The alternate history genre of storytelling is often dismissed as a fanciful game of “what ifs”, a moving around of real world people and events to create an altogether different perspective on a particularly transformative moment in time.
But the really good alternate histories perform an altogether more important role than simply providing a thoughtful form of escapist entertainment.
Books like On a Barborous Coast by Craig Cormick and Harold Ludwick, which re-imagines the history of Australia where Captain James Cook never makes it off the reef in Far North Queensland upon he temporarily foundered on 11 June 1770, provide vitally necessary insights into the history of the places in which they take place.
In this instance, the failure of the Endeavour to continue its voyage around Australia, mapping the last great undiscovered (by Europeans of course; the Indigenous people had been in the country for a minimum of 65,000 years at that point) country on earth, changes the history of Australian settlement.
In so doing, it elevates the Indigenous people from victims of rapacious colonial circumstance into those very much in charge of their own destiny; no guarantees are made, of course, that in the end the destructive invasion of Australia won’t take its well-known course but On a Barborous Coast posits what might potentially have happened if the Aboriginal tribes encountered by the Endeavour’s survivors were given a fighting chance to defend themselves.
“And there are some nights, when the moon is bright across those reefs and the strong southerly winds swirl together my memories and my longings, that I almost believe that is exactly how things played out. We saved every man Jack of the crew and sailed back to England, leaving no ruins of fortifications behind us. No footsteps disappearing away into the wilds. No graves of our dead. No bones left whitening in the grass.” (PP. 3-4)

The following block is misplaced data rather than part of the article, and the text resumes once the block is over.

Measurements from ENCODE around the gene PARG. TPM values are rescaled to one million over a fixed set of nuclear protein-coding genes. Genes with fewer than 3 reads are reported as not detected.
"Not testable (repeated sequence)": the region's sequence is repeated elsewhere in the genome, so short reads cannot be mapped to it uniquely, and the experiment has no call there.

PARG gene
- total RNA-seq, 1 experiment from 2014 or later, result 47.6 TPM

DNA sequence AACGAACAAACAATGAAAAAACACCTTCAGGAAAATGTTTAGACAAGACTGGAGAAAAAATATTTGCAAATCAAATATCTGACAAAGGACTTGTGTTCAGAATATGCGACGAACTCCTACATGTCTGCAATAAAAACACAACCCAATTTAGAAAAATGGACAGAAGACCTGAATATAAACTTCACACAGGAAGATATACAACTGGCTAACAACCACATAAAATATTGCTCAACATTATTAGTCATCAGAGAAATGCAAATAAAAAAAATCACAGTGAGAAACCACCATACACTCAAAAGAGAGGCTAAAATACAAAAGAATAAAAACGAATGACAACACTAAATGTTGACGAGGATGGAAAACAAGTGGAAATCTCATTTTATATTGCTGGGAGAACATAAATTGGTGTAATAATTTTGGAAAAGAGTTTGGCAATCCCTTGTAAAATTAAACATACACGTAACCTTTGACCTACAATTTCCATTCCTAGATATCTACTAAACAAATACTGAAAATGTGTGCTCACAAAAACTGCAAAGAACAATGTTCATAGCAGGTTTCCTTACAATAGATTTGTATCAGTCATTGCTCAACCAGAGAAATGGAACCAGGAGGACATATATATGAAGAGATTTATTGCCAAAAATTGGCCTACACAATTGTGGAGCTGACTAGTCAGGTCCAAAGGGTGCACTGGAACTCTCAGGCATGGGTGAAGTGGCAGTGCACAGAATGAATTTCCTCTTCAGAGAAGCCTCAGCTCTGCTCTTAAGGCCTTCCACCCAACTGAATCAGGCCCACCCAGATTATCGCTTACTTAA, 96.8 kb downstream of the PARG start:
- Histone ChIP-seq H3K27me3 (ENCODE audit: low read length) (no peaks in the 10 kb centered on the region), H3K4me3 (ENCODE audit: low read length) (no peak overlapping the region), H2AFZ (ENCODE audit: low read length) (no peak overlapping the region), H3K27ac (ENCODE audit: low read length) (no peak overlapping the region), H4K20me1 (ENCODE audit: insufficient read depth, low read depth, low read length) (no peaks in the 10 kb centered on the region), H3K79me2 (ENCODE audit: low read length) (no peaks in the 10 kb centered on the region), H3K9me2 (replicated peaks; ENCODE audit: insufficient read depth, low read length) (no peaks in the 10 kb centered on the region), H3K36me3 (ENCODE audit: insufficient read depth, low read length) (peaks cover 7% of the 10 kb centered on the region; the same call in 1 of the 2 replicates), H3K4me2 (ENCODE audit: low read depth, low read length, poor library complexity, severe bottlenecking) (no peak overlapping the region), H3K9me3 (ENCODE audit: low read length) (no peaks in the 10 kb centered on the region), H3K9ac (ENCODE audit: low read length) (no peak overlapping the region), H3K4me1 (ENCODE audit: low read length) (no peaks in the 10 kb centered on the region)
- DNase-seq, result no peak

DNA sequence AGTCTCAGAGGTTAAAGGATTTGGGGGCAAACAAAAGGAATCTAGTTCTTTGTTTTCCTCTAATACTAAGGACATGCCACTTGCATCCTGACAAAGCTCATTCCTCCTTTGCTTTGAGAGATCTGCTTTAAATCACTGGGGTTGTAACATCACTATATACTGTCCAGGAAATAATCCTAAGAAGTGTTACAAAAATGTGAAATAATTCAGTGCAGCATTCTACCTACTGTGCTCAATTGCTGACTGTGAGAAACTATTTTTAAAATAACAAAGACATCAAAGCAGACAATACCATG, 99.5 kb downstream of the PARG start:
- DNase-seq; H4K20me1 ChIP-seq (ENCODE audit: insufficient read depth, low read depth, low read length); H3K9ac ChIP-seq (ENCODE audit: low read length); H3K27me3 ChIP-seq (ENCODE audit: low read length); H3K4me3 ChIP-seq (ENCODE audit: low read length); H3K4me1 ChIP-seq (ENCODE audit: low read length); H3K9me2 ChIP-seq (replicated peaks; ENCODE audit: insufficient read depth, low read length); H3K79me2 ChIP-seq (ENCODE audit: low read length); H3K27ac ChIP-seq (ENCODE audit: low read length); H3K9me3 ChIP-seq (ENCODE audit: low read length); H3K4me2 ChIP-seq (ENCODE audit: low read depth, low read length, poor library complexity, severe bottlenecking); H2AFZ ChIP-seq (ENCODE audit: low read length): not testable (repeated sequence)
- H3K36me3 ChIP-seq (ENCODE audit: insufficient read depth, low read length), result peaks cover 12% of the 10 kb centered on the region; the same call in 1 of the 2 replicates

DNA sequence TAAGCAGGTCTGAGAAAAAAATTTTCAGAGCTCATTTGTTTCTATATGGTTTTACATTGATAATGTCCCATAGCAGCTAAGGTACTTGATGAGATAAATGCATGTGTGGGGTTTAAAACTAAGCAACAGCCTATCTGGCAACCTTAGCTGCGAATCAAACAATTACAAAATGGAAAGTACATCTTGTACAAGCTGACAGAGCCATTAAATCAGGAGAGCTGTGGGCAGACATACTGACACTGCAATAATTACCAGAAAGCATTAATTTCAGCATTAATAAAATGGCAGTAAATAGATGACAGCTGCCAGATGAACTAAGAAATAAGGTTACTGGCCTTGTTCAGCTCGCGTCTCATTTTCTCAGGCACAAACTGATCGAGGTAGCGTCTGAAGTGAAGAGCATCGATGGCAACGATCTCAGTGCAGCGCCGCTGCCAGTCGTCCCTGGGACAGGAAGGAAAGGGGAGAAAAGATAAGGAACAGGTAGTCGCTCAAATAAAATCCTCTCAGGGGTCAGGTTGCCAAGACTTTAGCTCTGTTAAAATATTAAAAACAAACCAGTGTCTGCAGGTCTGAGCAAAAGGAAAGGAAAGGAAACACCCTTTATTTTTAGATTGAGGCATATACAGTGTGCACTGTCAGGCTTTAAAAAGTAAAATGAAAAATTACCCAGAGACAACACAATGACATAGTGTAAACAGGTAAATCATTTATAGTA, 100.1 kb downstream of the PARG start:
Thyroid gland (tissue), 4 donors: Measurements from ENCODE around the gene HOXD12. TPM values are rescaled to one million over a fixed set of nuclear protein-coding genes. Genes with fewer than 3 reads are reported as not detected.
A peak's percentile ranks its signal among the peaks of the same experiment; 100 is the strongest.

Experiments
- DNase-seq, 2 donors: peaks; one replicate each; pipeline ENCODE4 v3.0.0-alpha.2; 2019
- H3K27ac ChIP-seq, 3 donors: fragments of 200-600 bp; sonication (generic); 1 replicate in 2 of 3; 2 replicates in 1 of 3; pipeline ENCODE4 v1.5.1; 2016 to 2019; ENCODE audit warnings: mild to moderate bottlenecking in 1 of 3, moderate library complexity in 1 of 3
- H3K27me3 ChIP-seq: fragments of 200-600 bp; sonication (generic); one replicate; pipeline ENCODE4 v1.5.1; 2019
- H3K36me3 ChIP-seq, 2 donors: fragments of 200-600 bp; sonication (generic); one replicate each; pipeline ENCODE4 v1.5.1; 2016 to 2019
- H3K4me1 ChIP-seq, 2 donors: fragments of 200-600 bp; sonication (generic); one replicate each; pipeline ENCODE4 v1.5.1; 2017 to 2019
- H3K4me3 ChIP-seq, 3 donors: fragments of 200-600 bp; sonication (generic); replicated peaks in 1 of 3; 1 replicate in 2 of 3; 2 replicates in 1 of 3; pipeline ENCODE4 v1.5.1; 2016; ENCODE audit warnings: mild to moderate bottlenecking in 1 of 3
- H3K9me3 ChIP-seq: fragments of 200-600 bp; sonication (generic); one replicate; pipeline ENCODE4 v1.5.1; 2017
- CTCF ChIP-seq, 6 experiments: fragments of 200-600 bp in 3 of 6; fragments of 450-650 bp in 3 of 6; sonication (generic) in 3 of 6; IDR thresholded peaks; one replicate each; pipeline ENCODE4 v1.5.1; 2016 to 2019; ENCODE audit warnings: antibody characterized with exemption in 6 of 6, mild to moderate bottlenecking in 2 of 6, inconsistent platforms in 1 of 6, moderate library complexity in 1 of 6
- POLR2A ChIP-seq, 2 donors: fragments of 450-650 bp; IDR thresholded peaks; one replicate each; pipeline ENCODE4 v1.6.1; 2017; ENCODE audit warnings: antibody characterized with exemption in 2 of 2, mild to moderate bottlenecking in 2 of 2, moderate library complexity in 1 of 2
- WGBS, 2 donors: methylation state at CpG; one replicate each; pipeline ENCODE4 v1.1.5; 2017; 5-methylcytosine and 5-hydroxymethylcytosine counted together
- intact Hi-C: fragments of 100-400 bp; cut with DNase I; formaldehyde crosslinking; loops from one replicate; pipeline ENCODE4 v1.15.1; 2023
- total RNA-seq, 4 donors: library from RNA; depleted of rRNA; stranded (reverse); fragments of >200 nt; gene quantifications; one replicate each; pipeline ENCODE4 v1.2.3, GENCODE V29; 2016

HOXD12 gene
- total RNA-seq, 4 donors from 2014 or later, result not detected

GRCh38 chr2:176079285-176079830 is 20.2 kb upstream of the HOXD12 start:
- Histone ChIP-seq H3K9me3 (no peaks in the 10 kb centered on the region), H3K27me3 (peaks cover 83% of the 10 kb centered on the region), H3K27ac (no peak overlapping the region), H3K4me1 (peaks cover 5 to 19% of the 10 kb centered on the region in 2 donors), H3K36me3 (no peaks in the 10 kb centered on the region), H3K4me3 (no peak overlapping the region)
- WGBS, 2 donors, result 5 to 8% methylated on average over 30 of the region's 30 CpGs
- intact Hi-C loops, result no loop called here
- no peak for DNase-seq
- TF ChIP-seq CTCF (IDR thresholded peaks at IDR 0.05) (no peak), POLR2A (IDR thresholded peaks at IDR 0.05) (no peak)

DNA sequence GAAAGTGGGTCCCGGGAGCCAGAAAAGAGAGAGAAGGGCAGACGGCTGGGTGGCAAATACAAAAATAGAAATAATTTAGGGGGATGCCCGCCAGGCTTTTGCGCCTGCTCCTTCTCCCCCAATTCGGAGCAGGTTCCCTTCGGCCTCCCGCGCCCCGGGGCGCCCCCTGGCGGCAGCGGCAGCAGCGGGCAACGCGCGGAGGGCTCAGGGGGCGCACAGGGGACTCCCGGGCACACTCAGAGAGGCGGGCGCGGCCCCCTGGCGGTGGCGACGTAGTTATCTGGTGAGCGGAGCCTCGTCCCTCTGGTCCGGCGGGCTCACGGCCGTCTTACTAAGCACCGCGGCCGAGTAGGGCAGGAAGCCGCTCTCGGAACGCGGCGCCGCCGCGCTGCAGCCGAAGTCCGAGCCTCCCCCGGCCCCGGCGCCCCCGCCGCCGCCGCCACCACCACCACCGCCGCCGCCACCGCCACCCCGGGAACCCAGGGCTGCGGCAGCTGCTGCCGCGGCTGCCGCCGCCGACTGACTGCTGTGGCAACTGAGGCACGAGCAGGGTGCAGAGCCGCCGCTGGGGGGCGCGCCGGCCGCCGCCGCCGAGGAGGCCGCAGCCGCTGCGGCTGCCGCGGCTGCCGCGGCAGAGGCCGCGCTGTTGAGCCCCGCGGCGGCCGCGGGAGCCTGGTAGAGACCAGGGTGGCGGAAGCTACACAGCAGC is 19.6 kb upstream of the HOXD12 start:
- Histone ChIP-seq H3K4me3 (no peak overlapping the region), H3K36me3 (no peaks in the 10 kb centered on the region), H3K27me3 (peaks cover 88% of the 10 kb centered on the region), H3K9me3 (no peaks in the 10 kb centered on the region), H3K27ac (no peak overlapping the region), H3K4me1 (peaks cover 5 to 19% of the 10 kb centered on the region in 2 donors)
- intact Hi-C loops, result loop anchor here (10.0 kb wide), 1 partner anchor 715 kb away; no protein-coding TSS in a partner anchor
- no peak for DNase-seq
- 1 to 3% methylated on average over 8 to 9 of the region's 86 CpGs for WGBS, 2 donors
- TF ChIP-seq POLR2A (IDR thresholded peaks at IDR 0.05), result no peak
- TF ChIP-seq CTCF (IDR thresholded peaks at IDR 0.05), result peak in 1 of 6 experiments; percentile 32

Alternating between the perspective of the 25 or so men who wade ashore after the Endeavour breaks up one fearful night, chief among them American James Mario Magra, who it is believed wrote the anonymous account of Cook’s voyage A Journal of a Voyage Around the World in His Majesty’s Ship Endeavour, and the Guugu Yimidhirr and Kuku Yalanji peoples of Cape York (through the eyes of a young man Gaargiil), On a Barborous Coast rights the balance from a wholly Eurocentric one to one where the Indigenous inhabitants finally have their true voice heard.
This happens in one crucially important way.
While Magra narrates what happens when the Endeavour hits the reef and details ensuing events with rueful intensity and a growing self-awareness that Anglo-Saxon imperial arrogance is of scant use in a strange, intimidating land, Gaargiil is able to help us how the rightful custodians of this land saw the arrival of European explorers.
Unlike many other Indigenous people who viewed the arrival of white men in tall sailing ships with rightful hostility and alarm, the Guugu Yimidhirr initially adopt a wait-and-see approach, unsure whether people like Magra, Banks and Solander are the ghosts of their ancestors (who have oddly forgotten the lore of the land) or actual men.
As they observe the desperate scrabble of the survivors to find food and provide shelter for themselves, stripped of all their usual Western tools of survival, it becomes clear just who it is has the superior hand here.
And it is not the Europeans.
Used to subsuming all before them by sheer weight of technological prowess and a bizarre divine right to rule, Endeavour’s survivors, which include a mostly comatose Cook, find themselves on the backfoot, unable to mount any kind of mastery over a land which seemingly rejects their every attempt to get some sort of survival-enhancing foothold.